Ideally, a low repo-rate can be translated into low-cost loans for the common masses. If the RBI cuts its repo rate, it demands the banks to drop their interest rates charged on the loans. But, most of the time, this isn't the case. Under the base-rate system, RBI had set a base-rate under which the banks could not lend money. Banks will be charging the base rate plus an added interest rate, which is also known as a spread. In an ideal situation, when the RBI cuts the repo rate, the cost of fund becomes lower for the banks. Therefore, they could offer the loan at a lower rate to the customers. This could mean that the borrower will be required to pay a lower EMI since the amount of interest payable will be lower. On the other hand, when the RBI raises its repo rate, it gets more costly for banks to obtain funds, pushing them to increase their lending rates. Hence for the customers, the loan becomes more expensive as the repo rate rises and the loan gets cheaper if the repo rate drops.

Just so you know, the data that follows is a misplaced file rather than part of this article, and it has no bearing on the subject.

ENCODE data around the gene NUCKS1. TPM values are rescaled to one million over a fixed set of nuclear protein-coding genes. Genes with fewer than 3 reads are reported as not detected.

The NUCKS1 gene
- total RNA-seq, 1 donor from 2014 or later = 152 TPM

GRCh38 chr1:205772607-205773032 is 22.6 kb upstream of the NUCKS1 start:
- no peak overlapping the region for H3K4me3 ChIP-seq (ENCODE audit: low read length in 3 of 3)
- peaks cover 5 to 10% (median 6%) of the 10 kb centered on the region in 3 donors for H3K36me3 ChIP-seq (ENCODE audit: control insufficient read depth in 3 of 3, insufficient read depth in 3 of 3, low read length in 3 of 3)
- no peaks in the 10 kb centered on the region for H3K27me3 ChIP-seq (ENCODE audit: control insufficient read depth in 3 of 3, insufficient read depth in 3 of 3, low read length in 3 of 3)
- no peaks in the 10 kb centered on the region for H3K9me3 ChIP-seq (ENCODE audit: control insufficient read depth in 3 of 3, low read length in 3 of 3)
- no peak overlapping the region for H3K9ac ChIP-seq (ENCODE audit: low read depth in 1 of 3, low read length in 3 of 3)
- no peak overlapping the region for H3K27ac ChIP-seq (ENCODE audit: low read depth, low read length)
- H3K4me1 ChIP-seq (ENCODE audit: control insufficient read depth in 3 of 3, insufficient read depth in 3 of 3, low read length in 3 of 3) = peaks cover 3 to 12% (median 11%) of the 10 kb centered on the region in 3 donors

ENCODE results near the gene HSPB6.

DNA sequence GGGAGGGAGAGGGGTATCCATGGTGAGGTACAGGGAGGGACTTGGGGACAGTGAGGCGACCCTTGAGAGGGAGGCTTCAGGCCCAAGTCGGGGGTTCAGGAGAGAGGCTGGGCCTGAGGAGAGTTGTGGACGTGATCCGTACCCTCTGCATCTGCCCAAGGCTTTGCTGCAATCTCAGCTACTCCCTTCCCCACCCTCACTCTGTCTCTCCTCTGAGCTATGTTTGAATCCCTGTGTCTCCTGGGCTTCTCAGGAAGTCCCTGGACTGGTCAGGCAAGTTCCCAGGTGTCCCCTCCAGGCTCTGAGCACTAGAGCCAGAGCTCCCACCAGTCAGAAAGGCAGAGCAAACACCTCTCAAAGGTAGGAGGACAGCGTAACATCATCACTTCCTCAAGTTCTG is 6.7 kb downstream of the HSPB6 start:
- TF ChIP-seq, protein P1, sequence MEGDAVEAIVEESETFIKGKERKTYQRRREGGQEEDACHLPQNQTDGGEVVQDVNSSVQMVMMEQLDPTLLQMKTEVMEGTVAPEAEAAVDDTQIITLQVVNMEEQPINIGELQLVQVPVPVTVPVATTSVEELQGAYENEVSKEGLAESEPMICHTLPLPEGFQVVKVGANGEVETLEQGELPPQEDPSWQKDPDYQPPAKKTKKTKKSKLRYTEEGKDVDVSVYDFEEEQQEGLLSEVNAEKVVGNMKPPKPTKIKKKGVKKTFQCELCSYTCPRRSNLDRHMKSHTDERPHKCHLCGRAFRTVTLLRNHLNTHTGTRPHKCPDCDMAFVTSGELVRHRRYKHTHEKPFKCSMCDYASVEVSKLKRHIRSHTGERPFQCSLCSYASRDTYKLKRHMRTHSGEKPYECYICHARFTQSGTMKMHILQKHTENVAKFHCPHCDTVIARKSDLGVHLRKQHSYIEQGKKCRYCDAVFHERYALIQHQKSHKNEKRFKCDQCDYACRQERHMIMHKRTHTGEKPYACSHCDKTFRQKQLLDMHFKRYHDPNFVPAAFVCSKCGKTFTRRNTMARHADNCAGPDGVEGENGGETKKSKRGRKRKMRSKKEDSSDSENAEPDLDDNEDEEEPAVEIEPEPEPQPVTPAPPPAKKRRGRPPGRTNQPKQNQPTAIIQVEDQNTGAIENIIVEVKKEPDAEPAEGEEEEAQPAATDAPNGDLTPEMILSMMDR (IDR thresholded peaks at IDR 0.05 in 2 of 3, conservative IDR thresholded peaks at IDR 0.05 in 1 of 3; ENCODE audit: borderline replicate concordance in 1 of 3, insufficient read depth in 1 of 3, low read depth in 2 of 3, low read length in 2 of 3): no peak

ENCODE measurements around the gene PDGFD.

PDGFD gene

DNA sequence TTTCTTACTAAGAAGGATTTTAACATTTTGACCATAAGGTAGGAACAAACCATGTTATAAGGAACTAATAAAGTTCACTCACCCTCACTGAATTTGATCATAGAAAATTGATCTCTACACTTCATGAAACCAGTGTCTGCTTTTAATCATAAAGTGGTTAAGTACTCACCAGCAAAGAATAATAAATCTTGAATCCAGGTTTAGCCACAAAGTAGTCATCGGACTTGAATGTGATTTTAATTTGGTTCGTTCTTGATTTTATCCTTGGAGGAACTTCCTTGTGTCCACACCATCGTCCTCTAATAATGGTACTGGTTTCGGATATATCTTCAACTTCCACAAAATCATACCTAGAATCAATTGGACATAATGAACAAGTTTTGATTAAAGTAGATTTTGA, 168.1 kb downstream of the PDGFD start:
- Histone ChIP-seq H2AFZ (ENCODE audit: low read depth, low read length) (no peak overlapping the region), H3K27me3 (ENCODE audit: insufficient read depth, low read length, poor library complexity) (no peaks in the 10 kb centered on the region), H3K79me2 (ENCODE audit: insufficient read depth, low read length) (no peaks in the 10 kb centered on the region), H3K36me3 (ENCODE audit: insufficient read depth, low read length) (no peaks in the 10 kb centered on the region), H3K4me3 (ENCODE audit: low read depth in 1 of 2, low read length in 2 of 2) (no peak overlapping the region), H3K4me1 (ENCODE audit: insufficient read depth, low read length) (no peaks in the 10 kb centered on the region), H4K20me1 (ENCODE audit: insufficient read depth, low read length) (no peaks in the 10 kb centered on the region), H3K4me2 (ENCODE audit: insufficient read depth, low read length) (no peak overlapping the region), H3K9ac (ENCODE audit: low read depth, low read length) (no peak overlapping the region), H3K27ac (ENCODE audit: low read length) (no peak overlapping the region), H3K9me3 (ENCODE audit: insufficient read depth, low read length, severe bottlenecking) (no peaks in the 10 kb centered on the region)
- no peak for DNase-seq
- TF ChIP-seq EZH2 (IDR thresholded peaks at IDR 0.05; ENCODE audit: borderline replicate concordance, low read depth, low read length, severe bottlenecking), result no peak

The Reality of Repo Rate and EMI
The ideal relationship between EMI and repo rate doesn't play out well in reality. It has been noted that when the RBI cuts its rates, banks are very slow to decrease their rates of lending. It usually takes a long time for the banks to consolidate the changes. However, when the central bank increases the repo rate, banks are quick to raise their rates. Due to this behavior of banks, the RBI has introduced the MCLR regime which could change the way commercial banks operate linked to interest rates. Banks will be now required to publish new interest rates each month for a minimum of 5 tenures.
Furthermore, there are stricter regulations on the spread that can be applied to the base rate. Banks have a margin of 25 basis points above the MCLR, beyond which they cannot increase the interest rate. Under the new MCLR regime, the repo-rate and EMI might have a more powerful relationship than it had in the past.